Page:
Bramley apple growers look for new methods to control scald as DPA is withdrawn

New ways of controlling scald will have to be found by Bramley growers because the antioxidant diphenylamine, known as DPA, is being taken off the shelves at the end of the year.

Dr Richard Colgan of the Natural Resources Institute told growers at the East Malling Research and Marden Fruit Show Society top fruit storage day last month that the withdrawal of DPA "will create new challenges for Bramley growers to maintain a year-round supply of scald-free apples".

Bramley apples are particularly susceptible to scald - especially those grown in warm, dry summers and harvested early in the season.

DPA is used as post-harvest dip or drench to control superficial scald but residues have been known to linger on the fruit.

Colgan added that growers will have to find alternative storage strategies - one of which could be combining finely-tuned controlled atmosphere storage techniques with the use of favoured storage regulator Smartfresh.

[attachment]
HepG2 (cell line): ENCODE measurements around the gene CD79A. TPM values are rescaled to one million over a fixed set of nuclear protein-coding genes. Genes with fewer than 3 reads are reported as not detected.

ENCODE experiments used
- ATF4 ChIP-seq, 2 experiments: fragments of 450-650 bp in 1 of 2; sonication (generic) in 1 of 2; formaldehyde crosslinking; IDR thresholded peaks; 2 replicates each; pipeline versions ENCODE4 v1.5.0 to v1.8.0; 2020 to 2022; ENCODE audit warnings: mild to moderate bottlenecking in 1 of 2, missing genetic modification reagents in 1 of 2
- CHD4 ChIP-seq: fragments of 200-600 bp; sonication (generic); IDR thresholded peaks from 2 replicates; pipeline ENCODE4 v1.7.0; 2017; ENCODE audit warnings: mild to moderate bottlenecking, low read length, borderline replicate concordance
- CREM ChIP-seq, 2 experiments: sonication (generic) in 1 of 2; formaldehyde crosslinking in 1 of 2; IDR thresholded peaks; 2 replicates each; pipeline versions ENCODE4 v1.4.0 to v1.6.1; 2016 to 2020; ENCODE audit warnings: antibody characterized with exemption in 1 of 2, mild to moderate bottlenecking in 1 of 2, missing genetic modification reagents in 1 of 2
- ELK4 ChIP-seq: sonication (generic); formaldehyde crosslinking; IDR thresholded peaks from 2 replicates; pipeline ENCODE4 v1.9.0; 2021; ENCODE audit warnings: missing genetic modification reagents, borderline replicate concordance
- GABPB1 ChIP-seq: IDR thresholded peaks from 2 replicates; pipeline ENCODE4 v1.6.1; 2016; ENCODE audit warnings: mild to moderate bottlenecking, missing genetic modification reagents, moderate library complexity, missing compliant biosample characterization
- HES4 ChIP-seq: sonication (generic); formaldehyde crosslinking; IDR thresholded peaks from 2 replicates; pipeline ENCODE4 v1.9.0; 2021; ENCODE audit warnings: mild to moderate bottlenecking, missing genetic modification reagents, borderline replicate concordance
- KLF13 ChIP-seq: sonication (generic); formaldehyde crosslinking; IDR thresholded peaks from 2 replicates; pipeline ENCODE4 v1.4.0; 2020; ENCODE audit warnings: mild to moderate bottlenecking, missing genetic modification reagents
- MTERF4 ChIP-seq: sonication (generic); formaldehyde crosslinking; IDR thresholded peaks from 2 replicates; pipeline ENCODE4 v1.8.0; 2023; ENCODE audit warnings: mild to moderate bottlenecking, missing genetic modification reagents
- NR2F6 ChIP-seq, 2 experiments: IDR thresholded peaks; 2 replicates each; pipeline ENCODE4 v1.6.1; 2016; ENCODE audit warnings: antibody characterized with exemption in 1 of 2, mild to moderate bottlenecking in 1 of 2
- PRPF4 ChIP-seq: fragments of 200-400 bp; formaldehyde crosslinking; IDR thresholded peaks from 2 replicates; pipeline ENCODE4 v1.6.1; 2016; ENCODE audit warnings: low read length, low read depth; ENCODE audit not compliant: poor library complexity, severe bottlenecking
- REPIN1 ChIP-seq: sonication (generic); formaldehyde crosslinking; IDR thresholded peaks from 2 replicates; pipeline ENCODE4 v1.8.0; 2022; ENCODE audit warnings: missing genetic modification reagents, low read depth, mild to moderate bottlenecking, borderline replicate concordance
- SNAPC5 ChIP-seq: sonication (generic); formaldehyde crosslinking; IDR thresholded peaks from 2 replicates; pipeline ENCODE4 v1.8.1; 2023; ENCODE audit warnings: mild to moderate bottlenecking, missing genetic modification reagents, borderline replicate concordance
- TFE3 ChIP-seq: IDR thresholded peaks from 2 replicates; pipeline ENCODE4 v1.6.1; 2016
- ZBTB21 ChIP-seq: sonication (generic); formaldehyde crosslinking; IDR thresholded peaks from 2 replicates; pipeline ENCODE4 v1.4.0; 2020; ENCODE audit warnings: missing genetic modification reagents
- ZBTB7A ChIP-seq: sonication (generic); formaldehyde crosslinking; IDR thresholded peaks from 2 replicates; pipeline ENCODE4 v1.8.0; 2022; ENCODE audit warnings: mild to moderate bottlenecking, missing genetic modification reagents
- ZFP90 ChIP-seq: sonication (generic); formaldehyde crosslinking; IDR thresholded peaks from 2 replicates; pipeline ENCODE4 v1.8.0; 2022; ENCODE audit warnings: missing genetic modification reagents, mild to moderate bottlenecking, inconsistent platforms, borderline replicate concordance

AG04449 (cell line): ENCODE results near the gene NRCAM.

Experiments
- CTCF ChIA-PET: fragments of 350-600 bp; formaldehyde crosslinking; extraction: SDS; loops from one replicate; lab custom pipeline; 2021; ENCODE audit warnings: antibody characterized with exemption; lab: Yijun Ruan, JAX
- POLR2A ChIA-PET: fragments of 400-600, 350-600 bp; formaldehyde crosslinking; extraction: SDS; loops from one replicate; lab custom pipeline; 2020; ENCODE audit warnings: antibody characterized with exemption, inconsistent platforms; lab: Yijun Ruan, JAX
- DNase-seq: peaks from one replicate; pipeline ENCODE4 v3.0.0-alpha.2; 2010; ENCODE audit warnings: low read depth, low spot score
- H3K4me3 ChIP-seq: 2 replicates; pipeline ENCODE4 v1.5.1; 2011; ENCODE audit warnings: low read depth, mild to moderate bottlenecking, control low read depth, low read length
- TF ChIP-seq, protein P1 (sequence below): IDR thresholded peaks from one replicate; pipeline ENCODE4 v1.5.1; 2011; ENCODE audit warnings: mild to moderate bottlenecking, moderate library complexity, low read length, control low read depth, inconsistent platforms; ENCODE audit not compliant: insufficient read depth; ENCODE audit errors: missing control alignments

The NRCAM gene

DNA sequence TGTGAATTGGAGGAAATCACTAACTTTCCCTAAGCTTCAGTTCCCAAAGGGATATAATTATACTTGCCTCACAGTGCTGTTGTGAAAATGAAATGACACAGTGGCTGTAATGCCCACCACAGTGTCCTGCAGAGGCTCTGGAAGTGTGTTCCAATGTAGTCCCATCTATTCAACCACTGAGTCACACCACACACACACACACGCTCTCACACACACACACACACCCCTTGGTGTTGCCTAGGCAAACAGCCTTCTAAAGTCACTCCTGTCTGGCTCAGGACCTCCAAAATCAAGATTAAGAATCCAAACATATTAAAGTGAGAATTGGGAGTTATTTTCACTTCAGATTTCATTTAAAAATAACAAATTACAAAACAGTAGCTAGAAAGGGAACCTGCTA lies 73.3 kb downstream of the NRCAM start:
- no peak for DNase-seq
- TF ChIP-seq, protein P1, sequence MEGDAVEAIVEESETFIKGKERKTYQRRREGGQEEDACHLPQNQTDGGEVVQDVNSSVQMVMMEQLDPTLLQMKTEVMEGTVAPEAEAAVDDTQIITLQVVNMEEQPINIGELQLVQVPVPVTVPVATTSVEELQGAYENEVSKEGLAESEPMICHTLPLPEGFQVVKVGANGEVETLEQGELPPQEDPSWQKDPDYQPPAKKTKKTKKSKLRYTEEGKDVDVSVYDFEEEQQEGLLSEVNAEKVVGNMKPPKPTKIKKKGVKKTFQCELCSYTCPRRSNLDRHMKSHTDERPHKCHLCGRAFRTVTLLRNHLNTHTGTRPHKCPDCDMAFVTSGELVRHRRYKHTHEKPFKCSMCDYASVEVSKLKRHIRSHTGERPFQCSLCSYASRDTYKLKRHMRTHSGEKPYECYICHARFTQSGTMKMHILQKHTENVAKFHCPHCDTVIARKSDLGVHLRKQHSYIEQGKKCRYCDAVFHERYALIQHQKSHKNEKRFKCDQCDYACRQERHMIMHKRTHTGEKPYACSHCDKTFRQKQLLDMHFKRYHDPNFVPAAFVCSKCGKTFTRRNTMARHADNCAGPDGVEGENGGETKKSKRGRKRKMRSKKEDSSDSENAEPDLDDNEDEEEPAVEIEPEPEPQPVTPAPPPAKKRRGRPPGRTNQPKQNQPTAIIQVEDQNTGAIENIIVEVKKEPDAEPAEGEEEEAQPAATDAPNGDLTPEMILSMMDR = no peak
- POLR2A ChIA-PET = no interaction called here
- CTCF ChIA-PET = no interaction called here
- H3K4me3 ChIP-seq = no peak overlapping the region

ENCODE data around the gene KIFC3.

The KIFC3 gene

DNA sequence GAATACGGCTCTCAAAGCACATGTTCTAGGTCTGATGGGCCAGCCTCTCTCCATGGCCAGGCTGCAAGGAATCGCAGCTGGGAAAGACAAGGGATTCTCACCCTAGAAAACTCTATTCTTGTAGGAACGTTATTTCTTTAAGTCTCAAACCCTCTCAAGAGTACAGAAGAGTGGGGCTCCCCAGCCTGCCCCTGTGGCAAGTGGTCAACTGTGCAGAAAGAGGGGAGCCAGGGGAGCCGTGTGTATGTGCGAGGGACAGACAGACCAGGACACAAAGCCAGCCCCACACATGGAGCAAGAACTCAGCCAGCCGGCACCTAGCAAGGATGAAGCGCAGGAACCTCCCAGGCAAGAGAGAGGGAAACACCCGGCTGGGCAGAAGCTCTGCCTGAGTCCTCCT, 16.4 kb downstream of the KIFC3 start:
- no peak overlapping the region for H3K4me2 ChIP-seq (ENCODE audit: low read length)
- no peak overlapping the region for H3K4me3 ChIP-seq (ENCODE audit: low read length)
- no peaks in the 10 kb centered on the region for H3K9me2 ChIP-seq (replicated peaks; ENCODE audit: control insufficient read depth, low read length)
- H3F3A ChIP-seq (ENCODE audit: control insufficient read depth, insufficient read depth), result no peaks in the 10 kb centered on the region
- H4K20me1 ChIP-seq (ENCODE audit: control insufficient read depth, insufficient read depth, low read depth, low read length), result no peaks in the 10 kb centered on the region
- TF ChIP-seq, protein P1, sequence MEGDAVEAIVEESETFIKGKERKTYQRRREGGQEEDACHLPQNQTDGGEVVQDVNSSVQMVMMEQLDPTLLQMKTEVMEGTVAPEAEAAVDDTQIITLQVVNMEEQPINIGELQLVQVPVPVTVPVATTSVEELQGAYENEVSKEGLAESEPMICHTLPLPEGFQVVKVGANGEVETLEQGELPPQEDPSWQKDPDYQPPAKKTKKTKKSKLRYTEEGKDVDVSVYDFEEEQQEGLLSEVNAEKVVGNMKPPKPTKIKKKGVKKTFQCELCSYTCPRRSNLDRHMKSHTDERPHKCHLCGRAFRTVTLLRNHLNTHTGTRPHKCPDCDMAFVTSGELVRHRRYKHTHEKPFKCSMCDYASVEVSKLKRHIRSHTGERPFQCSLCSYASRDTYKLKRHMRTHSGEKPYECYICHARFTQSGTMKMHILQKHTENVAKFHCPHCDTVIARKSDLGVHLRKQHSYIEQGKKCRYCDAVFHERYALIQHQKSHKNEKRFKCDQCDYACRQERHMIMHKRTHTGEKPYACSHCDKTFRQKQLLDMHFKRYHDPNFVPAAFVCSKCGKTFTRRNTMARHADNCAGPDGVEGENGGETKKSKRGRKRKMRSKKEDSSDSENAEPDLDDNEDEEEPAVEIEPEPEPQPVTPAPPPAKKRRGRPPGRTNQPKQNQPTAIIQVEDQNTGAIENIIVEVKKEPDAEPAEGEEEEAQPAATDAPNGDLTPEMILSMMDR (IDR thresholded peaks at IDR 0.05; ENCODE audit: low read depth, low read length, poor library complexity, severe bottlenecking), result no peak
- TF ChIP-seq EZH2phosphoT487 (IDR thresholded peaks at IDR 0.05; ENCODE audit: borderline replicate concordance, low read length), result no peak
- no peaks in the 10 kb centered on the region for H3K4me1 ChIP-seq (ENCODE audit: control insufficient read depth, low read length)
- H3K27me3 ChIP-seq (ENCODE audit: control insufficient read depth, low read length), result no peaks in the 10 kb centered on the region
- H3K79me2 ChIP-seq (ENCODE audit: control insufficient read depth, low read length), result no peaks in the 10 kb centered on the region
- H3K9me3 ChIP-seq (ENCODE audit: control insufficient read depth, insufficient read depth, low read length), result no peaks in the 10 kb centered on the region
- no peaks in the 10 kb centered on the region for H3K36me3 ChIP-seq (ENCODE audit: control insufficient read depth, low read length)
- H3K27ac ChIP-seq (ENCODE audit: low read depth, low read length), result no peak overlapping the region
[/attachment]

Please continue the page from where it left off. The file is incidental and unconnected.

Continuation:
Setting the controlled atmosphere environment to a 5:1 ratio - five per cent CO2 and one per cent O2 - should "control scald development for up to six months", said Colgan.

Growers wanting to store their apples for more than six months can combine the 5:1 storage with Smartfresh "to control ethylene", which "increases the severity of scald development".

Colgan also told growers that several other methods and products for controlling scald are being developed for future use although some, including a sprayable formulation of 1-MCP (the Smartfresh molecule) being trialled in Chile, are "some way off" in Europe.

Another technique, which sees oxygen concentrations reduced in the store to below one per cent, can delay the onset of scald development for nearly 11 months, but it has its drawbacks.

Colgan said: "Storage at such low concentrations increases the chance of alcohol accumulation in fruit due to fermentation."


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